United Nations agencies and aid groups analysis in Ethiopia’s conflict-torn Tigray region have estimated that about 350,000 persons are in famine conditions.
According to an internal U.N. document seen by Reuters on Wednesday the analysis, which diplomats said could be released publicly as soon as Thursday, found millions more across Tigray required “urgent food and agriculture/livelihoods support to avert further slides towards famine.”
On Thursday, Mituku Kassa head of Ethiopia’s National Disaster Prevention and Preparedness Committee said a declaration of famine would be incorrect. He accused the Tigray People’s Liberation Front (TPLF) of attacking aid convoys.
He told a news conference “We don’t have any food shortage,” adding more than 90 percent of people have been provided with aid by five operators.
Kassa accused TPLF remnant forces of attacking personnel saying “they attack the trucks with foo.”
TPLF officials are yet to respond to the allegations.
Wike Blasts Buhari Over Continued Insecurity
South Africa To Investigate Deaths Of 20 Persons Found At Vacant Gold Mine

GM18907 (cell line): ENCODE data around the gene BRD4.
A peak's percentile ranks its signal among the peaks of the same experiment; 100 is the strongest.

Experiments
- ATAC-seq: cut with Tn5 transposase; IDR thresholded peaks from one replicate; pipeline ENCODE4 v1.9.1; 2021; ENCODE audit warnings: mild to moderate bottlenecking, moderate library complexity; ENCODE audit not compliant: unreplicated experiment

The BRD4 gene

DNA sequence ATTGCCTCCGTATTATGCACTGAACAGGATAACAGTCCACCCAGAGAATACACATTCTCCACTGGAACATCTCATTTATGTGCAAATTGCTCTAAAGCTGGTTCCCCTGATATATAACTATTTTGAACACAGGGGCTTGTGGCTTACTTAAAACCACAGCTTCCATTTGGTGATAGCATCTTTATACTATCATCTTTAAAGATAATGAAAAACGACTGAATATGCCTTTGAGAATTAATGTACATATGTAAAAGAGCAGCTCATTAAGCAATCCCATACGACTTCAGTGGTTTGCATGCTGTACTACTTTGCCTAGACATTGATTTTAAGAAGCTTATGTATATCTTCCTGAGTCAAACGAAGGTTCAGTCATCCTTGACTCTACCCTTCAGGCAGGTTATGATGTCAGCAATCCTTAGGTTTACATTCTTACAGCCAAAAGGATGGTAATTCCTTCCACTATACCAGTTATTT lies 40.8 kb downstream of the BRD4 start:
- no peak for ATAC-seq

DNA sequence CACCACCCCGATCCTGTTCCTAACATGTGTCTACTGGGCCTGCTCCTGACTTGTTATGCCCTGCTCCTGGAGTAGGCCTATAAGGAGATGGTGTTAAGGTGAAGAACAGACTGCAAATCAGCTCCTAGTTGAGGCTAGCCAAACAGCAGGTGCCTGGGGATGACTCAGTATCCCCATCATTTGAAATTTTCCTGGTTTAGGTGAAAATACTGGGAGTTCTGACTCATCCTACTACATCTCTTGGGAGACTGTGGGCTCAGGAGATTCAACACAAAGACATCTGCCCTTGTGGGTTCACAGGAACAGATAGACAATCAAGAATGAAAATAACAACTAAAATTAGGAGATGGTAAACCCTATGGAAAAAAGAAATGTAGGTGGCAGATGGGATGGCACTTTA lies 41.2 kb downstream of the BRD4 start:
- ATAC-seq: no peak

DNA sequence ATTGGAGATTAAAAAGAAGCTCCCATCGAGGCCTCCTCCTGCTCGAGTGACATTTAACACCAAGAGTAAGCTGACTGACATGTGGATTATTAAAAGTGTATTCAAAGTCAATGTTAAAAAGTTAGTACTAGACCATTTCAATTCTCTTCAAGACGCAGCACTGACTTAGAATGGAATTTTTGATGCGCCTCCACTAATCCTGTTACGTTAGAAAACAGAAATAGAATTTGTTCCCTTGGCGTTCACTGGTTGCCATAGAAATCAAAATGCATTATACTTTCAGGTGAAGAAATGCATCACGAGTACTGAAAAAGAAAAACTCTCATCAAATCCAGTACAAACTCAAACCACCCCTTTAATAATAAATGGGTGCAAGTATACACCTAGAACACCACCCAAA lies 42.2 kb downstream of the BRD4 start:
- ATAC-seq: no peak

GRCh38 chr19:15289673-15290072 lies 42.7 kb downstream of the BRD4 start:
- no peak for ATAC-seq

South African police says it is investigating the deaths of 20 persons suspected to be illegal miners, whose bodies were discovered in two locations, in the gold mining town of Orkney. 14 decomposing bodies were found near a railway line on Wednesday. Five more bodies were discovered outside an old unused mine shaft on Tuesday.
The police believes the deceased, who were found wrapped in white plastic bags, were illegal workers, commonly known as ‘Zama Zamas’. Security agents say the deceased had severe burns on their bodies and autopsies were being done to identify the cause of death.
The South African police say the incident could be linked to a video on social media where a man was seen pleading for assistance at a mine shaft.
South Africa Electricity Under-Performing
South Africa’s electricity company, Eskom, has continued to experience shortfalls in providing power to its consumers. The company has had to implement rolling blackouts because of a high demand for power. The government said it will end existing red tape to deal with power blackouts.
President Cyril Ramaphosa has announced a major shake-up in the energy sector that will allow private power companies to generate more electricity without red tape, to deal with the blackouts. The limit on the self-generation of electricity without a licence has also been lifted from 1mw to 100mw
For years, the state-owned power utility, Eskom, has struggled to meet the demand of one of Africa’s biggest economies.
Ramaphosa says the partial liberalization introduces a new era for South Africa’s troubled energy sector.
These changes will make it easier for independent power providers to generate electricity and sell it back to the grid.
Firms will still need to obtain some licenses, like a grid connection permit.
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